Friday, October 10, 2008

An Autumn Afternoon by Yasujiro Ozu

Criterion has done a wonderful job representing the man who is one of Japan’s greatest directors – Yasujiro Ozu. To date, between their two Eclipse box sets of Ozu’s work and six individual releases (including the masterpieces Tokyo Story and Late Spring), they’ve done a lot to make his work as available in the West as his better-known contemporary Akira Kurosawa (who they’ve also represented copiously). Their latest offering is Ozu’s final film, An Autumn Afternoon.

Donald Richie, a renowned writer about Japanese cinema, once stated: “Yasujiro Ozu, the man whom his kinsmen consider the most Japanese for all film directors, had but one major subject, the Japanese family, and but one major theme, its dissolution.” There’s certainly no debating the second part of the statement – there is not a film of his that I’ve seen in which the nuclear family being depicted is not reeling from internal conflicts, usually between generations. The first part is misleading though, because it implies that there needs to be a working knowledge or appreciation of Japanese culture to understand the films, and nothing could be further from the truth. I’d say it’s more difficult to access the stylized acting of the Noh theater that Kurosawa employs in some of his films than to understand a conflict between parents and children over when and who their daughter is going to marry, or over a couple separating over marital infidelity. While there may be cultural touchstones or attitudes in Ozu’s films that an understanding of Japanese culture would deepen a viewer’s understanding of, it’s certainly not a prerequisite to watching, understanding, and enjoying them.

An Autumn Afternoon proved to be his final film and it’s no exception to Ozu’s rules of familial conflict that held sway from his films in the 1920’s on to this 1962 release – it bends them maybe, but they’re still intact. Here he is working in color, which only came into play in his final six films, and it’s spectacular. Where his first film in color, Equinox Flower, used a perfect placement of color throughout the frame, it felt like it sacrificed some of his compositional genius to achieve the effects. Not so here, where both color and composition are as brilliant as anything I’ve seen in any of his other films – and that’s saying a lot in a director known throughout his career for dazzling compositions. And if the conflict here is less pointed than other films – in some ways moving toward a new understanding between the generations – it’s still there, as Ozu regular Chishu Ryu plays a widowed father living with his 24-year old single daughter, while his friends’ daughters are marrying off into lives of their own. But unlike earlier incarnations of the traditional father, Ryu’s Shuhei Hirayama character doesn’t seem too pushy about either getting his daughter married off or enforcing an arranged marriage that will not suit his thoroughly modern offspring. He’d rather maintain a comfortable relationship with her by not forcing her hand. It’s only when his friends begin to pressure him to marry off his daughter before it’s too late that he starts pushing her in that direction – and predictably meeting resistance.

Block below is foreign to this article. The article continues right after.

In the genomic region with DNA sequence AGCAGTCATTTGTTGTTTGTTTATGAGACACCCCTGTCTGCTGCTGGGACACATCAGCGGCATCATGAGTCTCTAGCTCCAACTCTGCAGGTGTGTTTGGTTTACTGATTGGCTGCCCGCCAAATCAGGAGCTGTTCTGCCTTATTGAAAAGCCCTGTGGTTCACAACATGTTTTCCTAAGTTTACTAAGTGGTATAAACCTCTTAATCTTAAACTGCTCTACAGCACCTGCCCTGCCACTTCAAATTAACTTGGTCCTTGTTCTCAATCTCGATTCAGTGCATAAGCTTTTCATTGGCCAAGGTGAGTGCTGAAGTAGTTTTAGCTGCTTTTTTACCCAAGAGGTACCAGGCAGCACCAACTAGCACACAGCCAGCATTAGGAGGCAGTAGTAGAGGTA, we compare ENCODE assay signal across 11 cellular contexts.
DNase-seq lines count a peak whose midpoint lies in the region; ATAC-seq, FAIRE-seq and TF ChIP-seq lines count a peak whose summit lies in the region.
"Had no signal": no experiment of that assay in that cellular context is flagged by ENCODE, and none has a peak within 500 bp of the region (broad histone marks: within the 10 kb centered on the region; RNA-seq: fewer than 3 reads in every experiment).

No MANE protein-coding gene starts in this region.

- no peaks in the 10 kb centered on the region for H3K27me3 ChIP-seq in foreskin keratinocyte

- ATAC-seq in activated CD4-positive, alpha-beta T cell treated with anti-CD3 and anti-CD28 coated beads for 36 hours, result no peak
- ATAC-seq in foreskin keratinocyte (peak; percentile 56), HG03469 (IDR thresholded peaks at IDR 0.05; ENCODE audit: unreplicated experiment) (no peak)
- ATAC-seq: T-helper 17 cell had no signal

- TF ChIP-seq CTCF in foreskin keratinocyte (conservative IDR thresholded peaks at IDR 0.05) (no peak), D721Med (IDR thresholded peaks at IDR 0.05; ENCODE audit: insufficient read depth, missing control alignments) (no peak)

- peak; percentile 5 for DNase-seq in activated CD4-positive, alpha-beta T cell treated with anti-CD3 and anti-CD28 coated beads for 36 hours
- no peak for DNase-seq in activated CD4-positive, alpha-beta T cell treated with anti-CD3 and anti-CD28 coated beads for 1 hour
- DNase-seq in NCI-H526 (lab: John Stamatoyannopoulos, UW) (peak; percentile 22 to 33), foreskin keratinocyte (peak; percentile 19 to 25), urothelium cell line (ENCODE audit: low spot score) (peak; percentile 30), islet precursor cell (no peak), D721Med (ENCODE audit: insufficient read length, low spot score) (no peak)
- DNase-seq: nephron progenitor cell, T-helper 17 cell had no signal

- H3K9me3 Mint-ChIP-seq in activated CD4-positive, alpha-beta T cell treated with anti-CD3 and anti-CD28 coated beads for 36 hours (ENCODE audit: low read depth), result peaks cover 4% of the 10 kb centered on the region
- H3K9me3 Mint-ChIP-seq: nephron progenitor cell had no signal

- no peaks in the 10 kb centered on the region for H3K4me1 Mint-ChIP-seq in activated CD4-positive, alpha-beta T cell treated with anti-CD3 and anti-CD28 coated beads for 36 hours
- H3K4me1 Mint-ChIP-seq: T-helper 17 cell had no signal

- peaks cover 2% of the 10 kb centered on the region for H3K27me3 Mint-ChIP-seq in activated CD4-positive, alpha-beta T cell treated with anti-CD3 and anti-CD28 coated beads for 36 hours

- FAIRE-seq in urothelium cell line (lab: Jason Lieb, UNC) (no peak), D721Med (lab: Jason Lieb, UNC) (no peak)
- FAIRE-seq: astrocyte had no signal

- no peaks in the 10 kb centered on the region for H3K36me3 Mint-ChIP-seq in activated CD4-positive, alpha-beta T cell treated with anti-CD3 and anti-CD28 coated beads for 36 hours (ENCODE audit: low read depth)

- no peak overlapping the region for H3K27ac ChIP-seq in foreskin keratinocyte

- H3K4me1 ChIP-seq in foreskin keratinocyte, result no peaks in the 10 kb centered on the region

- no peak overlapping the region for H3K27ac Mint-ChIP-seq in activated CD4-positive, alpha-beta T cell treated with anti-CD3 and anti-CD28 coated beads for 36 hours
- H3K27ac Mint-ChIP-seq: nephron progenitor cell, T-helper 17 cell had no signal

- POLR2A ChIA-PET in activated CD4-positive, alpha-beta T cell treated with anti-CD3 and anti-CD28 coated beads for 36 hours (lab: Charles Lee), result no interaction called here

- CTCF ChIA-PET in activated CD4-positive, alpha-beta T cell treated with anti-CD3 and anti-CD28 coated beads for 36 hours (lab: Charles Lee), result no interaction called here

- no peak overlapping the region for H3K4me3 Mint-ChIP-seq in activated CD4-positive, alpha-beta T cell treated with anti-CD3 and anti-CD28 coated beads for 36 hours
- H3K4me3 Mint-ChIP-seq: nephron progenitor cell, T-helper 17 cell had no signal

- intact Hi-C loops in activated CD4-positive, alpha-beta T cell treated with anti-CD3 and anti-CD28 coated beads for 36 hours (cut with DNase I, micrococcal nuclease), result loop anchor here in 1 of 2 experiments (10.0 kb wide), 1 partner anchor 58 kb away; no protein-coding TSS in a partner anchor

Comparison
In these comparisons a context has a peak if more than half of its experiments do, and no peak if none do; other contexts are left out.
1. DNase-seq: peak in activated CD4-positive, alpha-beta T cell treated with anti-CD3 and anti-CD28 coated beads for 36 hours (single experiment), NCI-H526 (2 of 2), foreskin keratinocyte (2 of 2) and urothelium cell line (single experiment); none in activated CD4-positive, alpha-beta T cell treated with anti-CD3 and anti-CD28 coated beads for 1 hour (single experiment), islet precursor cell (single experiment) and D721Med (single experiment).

Meanwhile, Hirayama’s married son Koichi (Keiji Sada) helps illustrate another of Ozu’s favorite themes – financial stresses and encroaching Westernization impacting on the family. Koichi has a good job, but not a great one, and he and his wife have to borrow money from his father to purchase goods (a new refrigerator) to keep up with the Joneses (as the phrase goes). But the husband also wants to increase his status at work by taking up golf, thus causing an argument over whether a little spare money – that they’re already borrowing – should go toward a good set of golf clubs. Needless to say, this creates friction within the couple.

Does any of this sound “too Japanese” to you? Parents and children fighting over the child’s right of who to choose for their relationships? Couples arguing over money and status? Not really. Again, some of the subtler details of Japanese culture would deepen and understanding of specific responses, but it’s not necessary to dive in here. And again, compositionally, this one’s an absolute masterpiece, with some of the most beautiful combinations of framing, color, and design that he ever put together. The usual shots of trains, power lines, hanging clothes and hallways that populate his other films are rendered here again, strung around the film like his continual circling around the same themes. It’s a great one, for sure, and in Hirayama’s non-insistence of the older generation’s point of view, it seemed almost to be breaking new ground toward attitudes in which the younger and older generations could actually share a point of view instead of conflicting over it – an attitude that can be seen in nascent form back in Equinox Flower. A shame that Ozu didn’t get to develop it further.

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